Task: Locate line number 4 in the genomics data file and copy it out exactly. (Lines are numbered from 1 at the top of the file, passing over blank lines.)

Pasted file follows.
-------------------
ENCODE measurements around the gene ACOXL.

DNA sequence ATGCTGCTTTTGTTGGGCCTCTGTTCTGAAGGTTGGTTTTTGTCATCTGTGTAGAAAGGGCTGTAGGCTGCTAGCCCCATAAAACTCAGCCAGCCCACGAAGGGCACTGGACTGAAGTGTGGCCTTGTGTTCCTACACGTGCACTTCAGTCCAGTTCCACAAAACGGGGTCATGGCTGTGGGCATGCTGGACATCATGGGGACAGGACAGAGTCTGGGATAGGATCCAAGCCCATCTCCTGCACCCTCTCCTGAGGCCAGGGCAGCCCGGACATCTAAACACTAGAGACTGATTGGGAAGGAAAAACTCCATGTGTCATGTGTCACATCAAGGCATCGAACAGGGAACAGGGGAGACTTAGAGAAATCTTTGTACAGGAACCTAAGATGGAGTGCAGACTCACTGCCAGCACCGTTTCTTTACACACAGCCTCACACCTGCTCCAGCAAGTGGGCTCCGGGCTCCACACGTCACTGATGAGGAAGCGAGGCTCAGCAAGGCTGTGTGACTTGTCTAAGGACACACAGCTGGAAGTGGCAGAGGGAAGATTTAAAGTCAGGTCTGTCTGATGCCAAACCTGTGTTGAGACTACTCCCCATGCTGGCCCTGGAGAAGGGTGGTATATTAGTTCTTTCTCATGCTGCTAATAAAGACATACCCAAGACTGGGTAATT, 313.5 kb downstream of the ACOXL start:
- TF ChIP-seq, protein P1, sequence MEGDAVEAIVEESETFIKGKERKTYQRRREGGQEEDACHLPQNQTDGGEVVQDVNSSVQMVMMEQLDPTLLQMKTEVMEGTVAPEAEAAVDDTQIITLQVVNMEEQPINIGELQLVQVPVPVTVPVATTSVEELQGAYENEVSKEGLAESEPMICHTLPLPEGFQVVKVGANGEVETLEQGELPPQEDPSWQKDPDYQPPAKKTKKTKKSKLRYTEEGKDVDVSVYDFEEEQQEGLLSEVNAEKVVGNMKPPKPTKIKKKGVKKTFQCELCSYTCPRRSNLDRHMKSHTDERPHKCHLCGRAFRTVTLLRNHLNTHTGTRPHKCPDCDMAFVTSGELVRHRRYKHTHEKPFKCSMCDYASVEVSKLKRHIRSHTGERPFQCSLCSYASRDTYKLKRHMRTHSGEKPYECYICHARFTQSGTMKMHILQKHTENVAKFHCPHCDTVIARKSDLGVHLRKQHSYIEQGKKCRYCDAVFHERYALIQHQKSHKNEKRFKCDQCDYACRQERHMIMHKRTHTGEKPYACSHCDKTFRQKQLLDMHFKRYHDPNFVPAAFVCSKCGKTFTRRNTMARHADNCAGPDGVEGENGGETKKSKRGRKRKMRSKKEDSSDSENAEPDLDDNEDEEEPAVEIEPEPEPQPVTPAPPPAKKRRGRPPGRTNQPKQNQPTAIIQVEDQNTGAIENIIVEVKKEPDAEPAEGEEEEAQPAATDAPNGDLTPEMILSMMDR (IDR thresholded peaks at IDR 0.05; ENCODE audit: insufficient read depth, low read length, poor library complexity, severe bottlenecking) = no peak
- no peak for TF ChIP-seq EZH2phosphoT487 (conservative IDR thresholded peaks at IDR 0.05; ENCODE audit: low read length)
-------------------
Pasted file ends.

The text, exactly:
- no peak for TF ChIP-seq EZH2phosphoT487 (conservative IDR thresholded peaks at IDR 0.05; ENCODE audit: low read length)